Last week I did one of the craziest, unheard of things that a person with a house in the Hamptons has ever done in the summertime. I went away. Not only did I go away, I was away for a weekend.
I can count on one hand, how many summer weekends I’ve spent away from the Hamptons since my husband and I have rented or owned a house here. We’ve been coming out since 1987. We’ve owned a house since 1994. We moved here full time in 2010. During those decades, I maybe visited my parents two times in the summer. We once missed a couple of June weekends when our first kid was born. We were so miserable, we decided to have the rest of the kids during the winter.
Summer weekends in the Hamptons are fun because it’s relaxing and yet, not relaxing at the same time. You spend your day on the beach and then head to the check-out line at Citarella. Who would want to miss that?
Early on in our marriage, I suggested to my husband that we visit Fire Island. He looked at me like I had two heads. “Fire Island? Why would we do that? We live near the beach.”
I knew then that summer travel was not going to be “our thing.” Arrivederci, Roma!
I want to interrupt this compelling story to say something about my husband. He doesn’t want me to talk about him on a monthly basis in a newspaper. He doesn’t want you, the reader, to know anything about him. He’s an enigmatic guy. That’s why I married him, for the mystery.
My writing friends have suggested I give him a nickname – a handle that defines him but doesn’t give too much away. I’ve decided on Mr. Hockey. My husband loves hockey. He plays it. He watches it. He listens to hockey radio in his car. I could have easily called him Mr. Golf. He plays and watches golf. But he doesn’t listen to golf radio. He’s private, not boring.
In light of his hockey trifecta, I pronounce that his moniker will be Mr. Hockey, forevermore.
I’ve already said too much about Mr. Hockey. Just know that he’s right. There is no reason to leave the Hamptons in the summer, particularly to go to another beach. Our beaches, our towns are some of the most beautiful places on earth. That’s why everyone comes here. It certainly isn’t for the cellphone service.
I used to tell this to our kids, as I drove them back from horseback riding or Carvel, or mini-golf, or some other joyful summer activity. We’d be driving down Dunemere Lane by the Maidstone Club, or through the potato fields on Scuttle Hole Road, and the light would be just right. I would turn to my children – should I call them hockey pucks to preserve their anonymity? I would turn to my hockey pucks and say, “Look at those fields, kids. We live in the most beautiful place on earth.”
My statement would be met with glazed, heat-stroked stares from their ice cream and sweat stained faces. They clearly weren’t seeing the beauty I was seeing. They only saw the soft-serve with sprinkles in front of their noses. Those unappreciative little puckers.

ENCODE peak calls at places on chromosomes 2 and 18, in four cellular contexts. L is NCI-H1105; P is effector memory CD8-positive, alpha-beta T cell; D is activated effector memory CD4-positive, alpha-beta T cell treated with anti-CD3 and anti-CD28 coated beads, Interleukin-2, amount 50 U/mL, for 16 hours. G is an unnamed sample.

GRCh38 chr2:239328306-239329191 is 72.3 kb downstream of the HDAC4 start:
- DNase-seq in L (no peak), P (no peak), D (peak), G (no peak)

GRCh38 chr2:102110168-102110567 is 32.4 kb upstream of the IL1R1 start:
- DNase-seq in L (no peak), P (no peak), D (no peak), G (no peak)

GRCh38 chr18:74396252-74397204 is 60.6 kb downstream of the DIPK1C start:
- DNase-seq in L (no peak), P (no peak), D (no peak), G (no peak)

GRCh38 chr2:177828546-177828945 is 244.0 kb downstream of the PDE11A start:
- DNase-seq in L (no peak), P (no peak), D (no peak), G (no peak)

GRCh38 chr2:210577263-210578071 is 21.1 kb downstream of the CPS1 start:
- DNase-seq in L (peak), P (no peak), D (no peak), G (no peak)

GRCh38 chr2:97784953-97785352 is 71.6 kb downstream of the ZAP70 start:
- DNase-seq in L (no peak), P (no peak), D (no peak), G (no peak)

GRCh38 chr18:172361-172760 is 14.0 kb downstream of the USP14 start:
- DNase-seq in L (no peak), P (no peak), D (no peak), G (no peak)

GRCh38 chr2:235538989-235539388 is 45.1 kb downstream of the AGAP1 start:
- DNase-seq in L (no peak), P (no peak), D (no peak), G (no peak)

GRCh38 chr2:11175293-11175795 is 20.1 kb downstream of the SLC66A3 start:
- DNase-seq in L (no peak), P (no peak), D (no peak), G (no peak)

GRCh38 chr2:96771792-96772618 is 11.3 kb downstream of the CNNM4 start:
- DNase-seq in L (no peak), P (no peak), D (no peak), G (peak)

The hockey pucks have grown and one of them needed help driving her car from Colorado to California for a summer job. Mr. Hockey has no interest in driving anywhere, unless it’s to the golf course in the summer or the Buckskill rink in the winter. Though the trip would take me away from my beloved Hamptons on a sunny June weekend, I agreed to go.
We drove from Colorado Springs, through the San Luis valley, to Albuquerque, New Mexico, stopping in Taos and Santa Fe. The next day we drove through the northern Arizona, had lunch in Flagstaff and then on to Las Vegas. We lost a little bit of money when I taught the hockey puck how to play craps (don’t tell Mr. Hockey). Then we drove through the Mojave Desert Preserve to Joshua Tree National Park before heading up the coast to Santa Barbara.
I have to tell you, I was gob-smacked. Gob-Smacked!
Through the San Luis Valley, we were flanked on either side by mountain ranges that soared up to 14,000 feet. We saw the Rio Grande! When we headed west from Albuquerque, sandstone and shale mesas creeped towards us on Interstate 40 – the old route 66. We didn’t see trees for miles, only brush, sand and mesas, until we wound through the higher desert towards Flagstaff where were surprised by the ponderosa pines. In the Mojave we saw Joshua trees. In Joshua Tree, we saw Cholla cacti.
I’m not Walt Whitman; I can’t adequately describe how beautiful it all was. I can say the hockey puck got a little tired of me saying “oh my God,” as I was driving and wagging my finger to get her to snap another picture on my phone. I think I heard her mutter “mother-pucker” under her breath.
The Hamptons are a hard place to leave in the summer. Yet I’m glad I had my weekend away from our sandbar. Since I’ve returned, I’ve taken the back roads through Maidstone when the light was just so, and it truly was beautiful. I know this because I’ve seen what beauty is.
East Hampton Press, July 10, 2019